Why A Failed Kickstarter Might Be Your Key To Success

Zach Supalla learned it the hard way: sometimes it takes a failed Kickstarter campaign to find success the second time around.

Why A Failed Kickstarter Might Be Your Key To Success
[Image: Flickr user Keenan Turner of MDK Media]

When Zach Supalla’s Kickstarter campaign launched last April, he played a drinking game with his team. Every time the campaign hit a new $1,000 mark, they drank a beer. “By the end of the night, we were at $15,000 and we were all under the table,” says Supalla. They hit their goal within an hour and 15 minutes, raising $48,000 in the first day. By the end of the month, the campaign for Spark Core, a chip that attaches to products and appliances to make them Internet-connective, had raised nearly $568,000.


What made the success particularly sweet was that less than seven months earlier, Supalla had launched a failed Kickstarter campaign for a similar product, Spark Socket, that missed its funding goal by nearly $125,000.

Supalla admits that he is living proof that sometimes it takes a failed Kickstarter campaign to succeed the second time around. So what did he do differently? What lessons did he learn? Here are five key take-aways from his Kickstarter to yours:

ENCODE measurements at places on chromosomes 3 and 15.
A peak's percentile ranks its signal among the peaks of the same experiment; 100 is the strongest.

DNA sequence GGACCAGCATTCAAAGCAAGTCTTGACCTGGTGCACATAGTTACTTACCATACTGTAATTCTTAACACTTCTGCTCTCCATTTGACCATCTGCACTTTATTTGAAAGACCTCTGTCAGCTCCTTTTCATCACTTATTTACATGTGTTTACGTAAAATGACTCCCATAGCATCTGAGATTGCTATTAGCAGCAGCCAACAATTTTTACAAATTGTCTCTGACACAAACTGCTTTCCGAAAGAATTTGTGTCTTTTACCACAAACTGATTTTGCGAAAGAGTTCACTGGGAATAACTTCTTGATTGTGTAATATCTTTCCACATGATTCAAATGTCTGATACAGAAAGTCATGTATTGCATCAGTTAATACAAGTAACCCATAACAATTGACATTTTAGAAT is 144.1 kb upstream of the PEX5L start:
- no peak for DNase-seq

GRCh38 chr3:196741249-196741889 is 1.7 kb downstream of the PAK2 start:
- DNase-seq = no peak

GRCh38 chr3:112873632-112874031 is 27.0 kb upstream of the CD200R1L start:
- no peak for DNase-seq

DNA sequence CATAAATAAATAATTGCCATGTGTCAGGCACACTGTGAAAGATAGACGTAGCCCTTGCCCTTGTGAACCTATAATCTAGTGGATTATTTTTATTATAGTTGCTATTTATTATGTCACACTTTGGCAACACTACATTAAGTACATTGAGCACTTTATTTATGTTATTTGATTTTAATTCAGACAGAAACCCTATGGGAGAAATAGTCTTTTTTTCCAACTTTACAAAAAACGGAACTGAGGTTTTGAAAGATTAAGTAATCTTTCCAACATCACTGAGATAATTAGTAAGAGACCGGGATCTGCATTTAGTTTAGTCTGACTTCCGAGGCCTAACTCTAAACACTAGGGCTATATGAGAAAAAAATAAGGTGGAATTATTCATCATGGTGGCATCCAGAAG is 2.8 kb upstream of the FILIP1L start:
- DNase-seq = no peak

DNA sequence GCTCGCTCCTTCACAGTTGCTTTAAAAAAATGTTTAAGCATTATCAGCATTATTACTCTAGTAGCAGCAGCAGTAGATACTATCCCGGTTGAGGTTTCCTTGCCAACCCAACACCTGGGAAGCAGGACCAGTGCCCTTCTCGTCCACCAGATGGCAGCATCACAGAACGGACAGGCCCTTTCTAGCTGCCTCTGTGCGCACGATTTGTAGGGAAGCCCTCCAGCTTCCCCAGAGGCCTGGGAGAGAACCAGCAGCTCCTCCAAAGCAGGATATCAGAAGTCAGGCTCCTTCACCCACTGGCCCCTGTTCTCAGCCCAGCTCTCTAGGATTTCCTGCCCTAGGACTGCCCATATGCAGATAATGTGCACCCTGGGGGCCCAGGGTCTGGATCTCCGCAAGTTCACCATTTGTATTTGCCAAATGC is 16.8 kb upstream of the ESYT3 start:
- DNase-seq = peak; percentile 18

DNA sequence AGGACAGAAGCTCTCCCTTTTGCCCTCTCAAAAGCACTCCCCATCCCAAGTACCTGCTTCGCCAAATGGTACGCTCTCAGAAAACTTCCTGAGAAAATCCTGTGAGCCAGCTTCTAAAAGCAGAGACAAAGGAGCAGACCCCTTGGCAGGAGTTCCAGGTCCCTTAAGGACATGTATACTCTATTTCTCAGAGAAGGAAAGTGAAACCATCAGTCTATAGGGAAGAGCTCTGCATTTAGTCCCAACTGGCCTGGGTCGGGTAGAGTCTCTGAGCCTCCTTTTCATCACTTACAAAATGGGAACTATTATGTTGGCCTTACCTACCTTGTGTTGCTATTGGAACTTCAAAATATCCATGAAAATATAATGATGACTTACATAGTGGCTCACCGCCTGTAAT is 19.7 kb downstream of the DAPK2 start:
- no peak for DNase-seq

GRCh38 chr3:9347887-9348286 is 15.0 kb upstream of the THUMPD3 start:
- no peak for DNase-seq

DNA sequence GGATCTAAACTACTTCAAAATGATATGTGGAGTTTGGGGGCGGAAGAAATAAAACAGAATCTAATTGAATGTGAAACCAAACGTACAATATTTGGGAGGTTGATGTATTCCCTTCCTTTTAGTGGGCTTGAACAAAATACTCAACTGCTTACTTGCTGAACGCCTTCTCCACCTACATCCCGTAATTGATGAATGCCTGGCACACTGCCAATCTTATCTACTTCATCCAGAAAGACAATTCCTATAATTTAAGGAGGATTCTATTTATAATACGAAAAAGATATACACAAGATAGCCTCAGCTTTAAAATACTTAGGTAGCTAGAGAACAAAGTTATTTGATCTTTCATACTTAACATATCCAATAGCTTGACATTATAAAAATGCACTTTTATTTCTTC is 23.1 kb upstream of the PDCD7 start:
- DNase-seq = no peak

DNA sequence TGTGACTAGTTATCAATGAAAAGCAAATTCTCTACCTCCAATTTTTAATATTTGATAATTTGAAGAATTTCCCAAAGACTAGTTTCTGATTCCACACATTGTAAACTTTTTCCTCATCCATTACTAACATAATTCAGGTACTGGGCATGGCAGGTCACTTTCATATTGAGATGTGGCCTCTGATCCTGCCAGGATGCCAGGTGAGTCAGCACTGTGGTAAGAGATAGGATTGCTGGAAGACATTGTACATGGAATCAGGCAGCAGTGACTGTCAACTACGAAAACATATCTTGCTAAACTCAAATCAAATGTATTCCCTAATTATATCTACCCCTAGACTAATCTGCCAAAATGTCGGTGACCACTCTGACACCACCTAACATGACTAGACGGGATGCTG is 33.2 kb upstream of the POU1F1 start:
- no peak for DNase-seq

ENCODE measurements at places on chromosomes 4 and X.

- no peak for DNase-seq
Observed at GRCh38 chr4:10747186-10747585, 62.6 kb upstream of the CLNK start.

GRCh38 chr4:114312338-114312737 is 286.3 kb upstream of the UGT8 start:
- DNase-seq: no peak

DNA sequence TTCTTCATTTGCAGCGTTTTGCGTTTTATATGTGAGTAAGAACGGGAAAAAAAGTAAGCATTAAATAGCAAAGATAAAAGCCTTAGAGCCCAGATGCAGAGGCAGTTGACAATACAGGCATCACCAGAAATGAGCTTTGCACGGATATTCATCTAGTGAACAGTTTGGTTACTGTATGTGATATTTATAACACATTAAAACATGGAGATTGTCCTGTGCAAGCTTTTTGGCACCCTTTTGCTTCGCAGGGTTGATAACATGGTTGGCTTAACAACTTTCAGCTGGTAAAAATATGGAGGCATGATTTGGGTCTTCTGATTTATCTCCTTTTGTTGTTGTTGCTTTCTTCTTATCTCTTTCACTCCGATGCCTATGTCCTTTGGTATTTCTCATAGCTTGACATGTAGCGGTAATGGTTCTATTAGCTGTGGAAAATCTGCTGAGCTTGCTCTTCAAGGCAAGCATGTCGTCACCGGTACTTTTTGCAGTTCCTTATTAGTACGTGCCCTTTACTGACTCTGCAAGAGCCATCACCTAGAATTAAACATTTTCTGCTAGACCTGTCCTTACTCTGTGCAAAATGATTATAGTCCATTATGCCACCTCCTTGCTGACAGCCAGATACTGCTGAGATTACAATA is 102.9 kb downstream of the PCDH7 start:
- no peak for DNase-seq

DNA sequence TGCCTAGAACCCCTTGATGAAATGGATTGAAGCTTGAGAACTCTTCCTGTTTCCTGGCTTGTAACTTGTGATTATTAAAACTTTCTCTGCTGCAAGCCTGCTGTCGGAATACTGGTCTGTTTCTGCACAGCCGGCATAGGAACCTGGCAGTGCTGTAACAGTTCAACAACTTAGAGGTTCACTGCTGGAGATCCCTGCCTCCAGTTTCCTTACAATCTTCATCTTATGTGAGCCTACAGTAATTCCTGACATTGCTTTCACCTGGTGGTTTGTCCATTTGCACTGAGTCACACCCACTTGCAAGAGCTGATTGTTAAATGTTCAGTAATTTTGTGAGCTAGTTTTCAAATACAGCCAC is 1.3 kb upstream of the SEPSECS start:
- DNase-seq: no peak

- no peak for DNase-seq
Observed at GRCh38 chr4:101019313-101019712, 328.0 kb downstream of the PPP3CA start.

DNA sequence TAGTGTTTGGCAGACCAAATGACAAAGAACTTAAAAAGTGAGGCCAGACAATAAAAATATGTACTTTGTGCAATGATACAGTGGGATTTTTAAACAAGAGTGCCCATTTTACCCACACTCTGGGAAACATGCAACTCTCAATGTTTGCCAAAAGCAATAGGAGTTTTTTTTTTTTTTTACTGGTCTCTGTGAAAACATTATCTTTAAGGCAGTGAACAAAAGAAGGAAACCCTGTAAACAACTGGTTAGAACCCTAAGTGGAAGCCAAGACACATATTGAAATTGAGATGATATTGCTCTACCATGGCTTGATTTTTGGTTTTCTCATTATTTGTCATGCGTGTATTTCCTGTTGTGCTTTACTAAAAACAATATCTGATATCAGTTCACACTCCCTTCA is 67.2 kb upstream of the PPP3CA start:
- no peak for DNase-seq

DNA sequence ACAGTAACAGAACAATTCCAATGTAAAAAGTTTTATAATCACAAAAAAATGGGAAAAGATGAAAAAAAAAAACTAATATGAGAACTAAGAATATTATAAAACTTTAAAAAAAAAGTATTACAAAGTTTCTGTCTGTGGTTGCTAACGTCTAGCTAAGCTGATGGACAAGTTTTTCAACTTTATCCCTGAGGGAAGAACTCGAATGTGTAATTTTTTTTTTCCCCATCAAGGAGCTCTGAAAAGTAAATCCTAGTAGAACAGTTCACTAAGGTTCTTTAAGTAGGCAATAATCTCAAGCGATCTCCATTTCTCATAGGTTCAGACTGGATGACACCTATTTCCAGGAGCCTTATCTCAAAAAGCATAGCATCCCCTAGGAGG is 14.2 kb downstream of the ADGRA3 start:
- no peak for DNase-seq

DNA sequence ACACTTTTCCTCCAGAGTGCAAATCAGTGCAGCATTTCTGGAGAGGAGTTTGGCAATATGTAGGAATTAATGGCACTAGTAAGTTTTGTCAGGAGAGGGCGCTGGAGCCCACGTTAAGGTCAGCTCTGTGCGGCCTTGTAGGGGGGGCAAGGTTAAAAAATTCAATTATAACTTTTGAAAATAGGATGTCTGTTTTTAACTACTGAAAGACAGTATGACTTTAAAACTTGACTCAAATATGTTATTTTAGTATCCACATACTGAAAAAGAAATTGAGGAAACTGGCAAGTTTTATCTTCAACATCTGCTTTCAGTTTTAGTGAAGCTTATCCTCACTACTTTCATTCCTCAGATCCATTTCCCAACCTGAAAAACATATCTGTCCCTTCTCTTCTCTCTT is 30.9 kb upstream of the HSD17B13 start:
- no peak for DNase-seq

1. Hurry up and get to market.

When Supalla came up with the idea for Spark Socket, an Internet-connective lighting system, it took him 11 months before he was ready to launch his Kickstarter. By the time the campaign went live, competition had entered the market. Just one month before launching, another Kickstarter campaign for a similar product called LIFX raised more than $1.3 million. The second time around, when Supalla and his team realized they wanted to create a Wi-Fi-connective chip that could be used with various appliances, they gave themselves only one month to launch their campaign.

The lesson: Don’t take so long to get to market. If you’ve got an awesome idea, especially one that integrates existing technology, chances are it won’t take long for someone else to get there first. Act fast.

2. Build it cheap.

Because he had little engineering and production experience when building the Spark Socket, Supalla had to make things up as he went along. Using plastic molding meant the Spark Socket’s costs were very high, rounding out to $245,000. Even with 1,600 backers the first time around, the campaign made it only little more than halfway to its goal.


When developing Spark Core, Supalla and his team focused on lowering production costs as much as possible. The open circuit board design eliminated plastic molding, which not only got rid of a huge expense; it also allowed for more design flexibility–an important factor to consider when building a Kickstarter project. Lowering production costs meant the Spark Core’s Kickstarter goal could be much lower. Rather than focusing on covering fixed costs, they could focus on how to refine and develop the technology.

3. Don’t launch to an empty room.